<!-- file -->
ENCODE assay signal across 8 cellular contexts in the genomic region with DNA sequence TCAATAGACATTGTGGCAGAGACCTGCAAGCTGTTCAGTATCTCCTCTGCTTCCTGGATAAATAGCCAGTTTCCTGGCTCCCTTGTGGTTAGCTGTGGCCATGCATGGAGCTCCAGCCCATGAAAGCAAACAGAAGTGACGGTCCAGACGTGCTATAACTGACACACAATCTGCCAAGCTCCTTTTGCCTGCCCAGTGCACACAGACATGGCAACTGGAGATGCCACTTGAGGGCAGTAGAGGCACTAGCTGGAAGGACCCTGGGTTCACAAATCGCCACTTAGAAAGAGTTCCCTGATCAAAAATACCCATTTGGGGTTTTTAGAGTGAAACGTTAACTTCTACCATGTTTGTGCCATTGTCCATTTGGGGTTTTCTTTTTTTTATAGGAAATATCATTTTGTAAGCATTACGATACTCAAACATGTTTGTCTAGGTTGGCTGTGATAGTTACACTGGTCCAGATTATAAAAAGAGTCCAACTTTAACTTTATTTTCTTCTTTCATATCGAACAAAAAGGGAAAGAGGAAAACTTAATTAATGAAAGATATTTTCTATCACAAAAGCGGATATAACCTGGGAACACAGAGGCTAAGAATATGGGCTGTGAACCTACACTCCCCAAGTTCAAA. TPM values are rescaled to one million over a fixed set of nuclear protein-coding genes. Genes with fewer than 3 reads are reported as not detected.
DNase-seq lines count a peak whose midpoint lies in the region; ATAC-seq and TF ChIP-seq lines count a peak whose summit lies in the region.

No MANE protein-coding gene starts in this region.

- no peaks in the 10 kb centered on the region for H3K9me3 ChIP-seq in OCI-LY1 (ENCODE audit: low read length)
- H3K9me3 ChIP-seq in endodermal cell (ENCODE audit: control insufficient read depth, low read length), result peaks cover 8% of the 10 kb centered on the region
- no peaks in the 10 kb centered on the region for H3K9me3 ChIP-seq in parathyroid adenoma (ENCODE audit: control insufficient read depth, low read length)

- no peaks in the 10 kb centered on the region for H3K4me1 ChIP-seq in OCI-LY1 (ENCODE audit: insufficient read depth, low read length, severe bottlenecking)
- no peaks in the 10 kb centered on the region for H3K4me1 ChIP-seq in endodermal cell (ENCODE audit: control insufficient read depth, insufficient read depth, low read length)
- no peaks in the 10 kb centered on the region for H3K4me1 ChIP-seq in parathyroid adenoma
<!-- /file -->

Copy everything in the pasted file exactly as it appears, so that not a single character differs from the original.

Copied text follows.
ENCODE assay signal across 8 cellular contexts in the genomic region with DNA sequence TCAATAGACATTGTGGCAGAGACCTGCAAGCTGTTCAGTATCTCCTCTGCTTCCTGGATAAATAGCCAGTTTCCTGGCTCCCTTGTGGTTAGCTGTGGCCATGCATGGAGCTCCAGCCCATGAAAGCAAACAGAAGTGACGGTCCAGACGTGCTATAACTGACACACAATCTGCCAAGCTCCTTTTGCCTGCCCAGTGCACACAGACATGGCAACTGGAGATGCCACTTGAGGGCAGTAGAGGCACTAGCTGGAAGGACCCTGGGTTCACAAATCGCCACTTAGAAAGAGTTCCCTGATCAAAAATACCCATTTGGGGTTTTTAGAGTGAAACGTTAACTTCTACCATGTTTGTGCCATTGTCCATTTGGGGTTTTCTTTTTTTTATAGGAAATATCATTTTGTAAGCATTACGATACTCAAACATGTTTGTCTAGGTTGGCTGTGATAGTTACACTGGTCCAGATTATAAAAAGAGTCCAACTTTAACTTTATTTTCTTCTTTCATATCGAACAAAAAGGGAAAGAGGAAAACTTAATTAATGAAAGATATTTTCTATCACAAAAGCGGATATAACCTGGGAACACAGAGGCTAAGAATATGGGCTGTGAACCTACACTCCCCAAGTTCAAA. TPM values are rescaled to one million over a fixed set of nuclear protein-coding genes. Genes with fewer than 3 reads are reported as not detected.
DNase-seq lines count a peak whose midpoint lies in the region; ATAC-seq and TF ChIP-seq lines count a peak whose summit lies in the region.

No MANE protein-coding gene starts in this region.

- no peaks in the 10 kb centered on the region for H3K9me3 ChIP-seq in OCI-LY1 (ENCODE audit: low read length)
- H3K9me3 ChIP-seq in endodermal cell (ENCODE audit: control insufficient read depth, low read length), result peaks cover 8% of the 10 kb centered on the region
- no peaks in the 10 kb centered on the region for H3K9me3 ChIP-seq in parathyroid adenoma (ENCODE audit: control insufficient read depth, low read length)

- no peaks in the 10 kb centered on the region for H3K4me1 ChIP-seq in OCI-LY1 (ENCODE audit: insufficient read depth, low read length, severe bottlenecking)
- no peaks in the 10 kb centered on the region for H3K4me1 ChIP-seq in endodermal cell (ENCODE audit: control insufficient read depth, insufficient read depth, low read length)
- no peaks in the 10 kb centered on the region for H3K4me1 ChIP-seq in parathyroid adenoma